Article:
Data should serve as the bedrock of your email marketing campaigns. Considering different buyer personas and the customer lifecycle in your email marketing will allow you to send the right email to the right people. Whether it is creating promotional holiday emails, or segmenting people into different groups, data will help you send the relevant emails to the right people.
Useful email metrics to consider when using Mailjet’s platform include how many emails have been sent, delivered, opened and clicked. Sent is a way of saying that the recipients’ servers have received the emails, and delivered means that the recipients can now read them…somewhere (in their inbox? Spam? Mystery. Well, kinda.). The opened rate shows how many people have opened their emails, and the clicked rate shows how many times your customers have clicked on a link in your emails since receiving them.
Other types of data that you want to track, of course, are related to the types of customers you want to target. Getting actionable customer insights will help you send the right types of emails to the right segments, and create engaging, personalized emails.
Even the most successful email campaign can be improved. So you need to keep testing your performance.
Which email subject line has the best opening rate? Which links and call-to-action buttons generate the most clicks? Which email content was uninteresting for your subscribers? Ask yourself these questions and adjust your content accordingly.
You can use A/B testing to compare different types of content and then see which alternative was received most positively by your customers.
You can use a tracking function for a step-by-step breakdown of if and when an email has been opened, and which links and widgets were used. With this knowledge, you can improve and adjust your future campaigns.
Segmentation can also be carried out based on this evaluation. You can send personalized email content and build an optimized list of newsletter subscribers.
6. Deliver on your Deliverability
Improving your deliverability – the rate at which your email reaches your customers’ inboxes – is of utmost importance to ensure that your emails do not go not into the spam folder, where emails go to die.
Essentially, all of the previous tips lead up to getting a higher deliverability rate for your Ecommerce business. Creating compelling, data-driven email copies will increase the open rates and click rates, which improve your sender reputation. Your contact list should be constantly updated and adequately segmented so that the right people receive the right emails.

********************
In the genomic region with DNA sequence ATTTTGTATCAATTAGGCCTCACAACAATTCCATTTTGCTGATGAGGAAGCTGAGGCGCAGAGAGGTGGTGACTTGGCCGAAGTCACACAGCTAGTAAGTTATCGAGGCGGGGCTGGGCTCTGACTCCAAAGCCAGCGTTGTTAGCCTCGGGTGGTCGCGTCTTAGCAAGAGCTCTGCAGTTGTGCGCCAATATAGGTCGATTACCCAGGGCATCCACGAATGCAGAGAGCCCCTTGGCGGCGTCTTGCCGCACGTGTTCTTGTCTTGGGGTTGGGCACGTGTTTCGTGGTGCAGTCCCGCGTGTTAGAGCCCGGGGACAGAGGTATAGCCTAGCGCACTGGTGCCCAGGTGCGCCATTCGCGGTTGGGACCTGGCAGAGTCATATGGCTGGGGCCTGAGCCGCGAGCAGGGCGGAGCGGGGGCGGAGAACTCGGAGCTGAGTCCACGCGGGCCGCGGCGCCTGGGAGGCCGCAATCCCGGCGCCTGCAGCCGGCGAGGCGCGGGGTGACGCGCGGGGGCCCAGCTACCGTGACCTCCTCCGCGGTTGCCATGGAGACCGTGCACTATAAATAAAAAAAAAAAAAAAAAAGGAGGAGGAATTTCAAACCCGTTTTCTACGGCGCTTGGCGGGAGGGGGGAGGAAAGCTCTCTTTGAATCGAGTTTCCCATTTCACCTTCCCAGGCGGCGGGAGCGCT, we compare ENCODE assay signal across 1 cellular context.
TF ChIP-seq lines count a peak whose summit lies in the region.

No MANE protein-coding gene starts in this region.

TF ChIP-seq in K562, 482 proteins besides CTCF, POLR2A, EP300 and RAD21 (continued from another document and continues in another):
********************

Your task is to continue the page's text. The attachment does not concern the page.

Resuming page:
To get high delivery rates, have a good, reliable email service provider (we recommend Mailjet). There are many marketing platforms that can send your emails, and have become particularly good at providing both a CRM and an email system, however these tools are often good at a few things but are simply not as strong in email deliverability as an email service provider can be.
This is primarily because good deliverability requires three things that take time, resources, and a commitment to email: (1) strong and on-going relationships with inbox providers, (2) robust infrastructure and third party vetting tools like Mailjet’s partnership with 250ok, and (3) devoted deliverability experts to help maintain quality domain and IP addresses for senders like you.
On your side of the equation, you will need to enable your Sender Policy Framework (SPF) and Domain Keys Identified Mail Option (DKIM). These allow your ISPs to recognize the fact that your emails come from a reliable, authorized system, and prevent spammers from stealing the identity of legitimate identities. Mailjet provides an easy-to-follow guide to do this.
In summary, here are some digestible email tips for Ecommerce businesses: Tip 1: Marry good content with smart design to drive customers towards your products. Tip 2: Learning different kinds of email will really allow you to take advantage of email’s sweet ROI. And don’t do no-reply emails. It’s bad for business. Tip 3: Take multi-channel approaches to incentivize subscription. But make it also easy to unsubscribe to make sure that you’re not sending emails to people who will never read your emails. Tip 4: Tracking data on customers and email will help indicate what works and what doesn’t. Tip 5: Personalize and segment your email campaigns, putting in that little extra effort on each campaign and in data collection will go a long long way in standing out from the crowd. Tip 6: Make sure your emails don’t go in the spam folder by sending emails smartly and following the previous tips.
Now it’s your turn!
You are now ready to make the most of email marketing for your Ecommerce company. You know you need an effective email marketing strategy, how to create and manage email lists, and which types of emails are just waiting for you to use them.
Mailjet offers you all of the email functions and tools that online shops need for this purpose. Don’t miss any more opportunities for your Ecommerce business. Simply log into Mailjet or set up a free account:
Have you tried any of these email campaigns? How did it go? Share it with us on Twitter. And why not sign up to our newsletter? 😉
This blog post is contains parts from an old post “7 Emails for Small Online Shops”, published on the Mailjet blog on September 25th, 2018 by Jan Bernecke.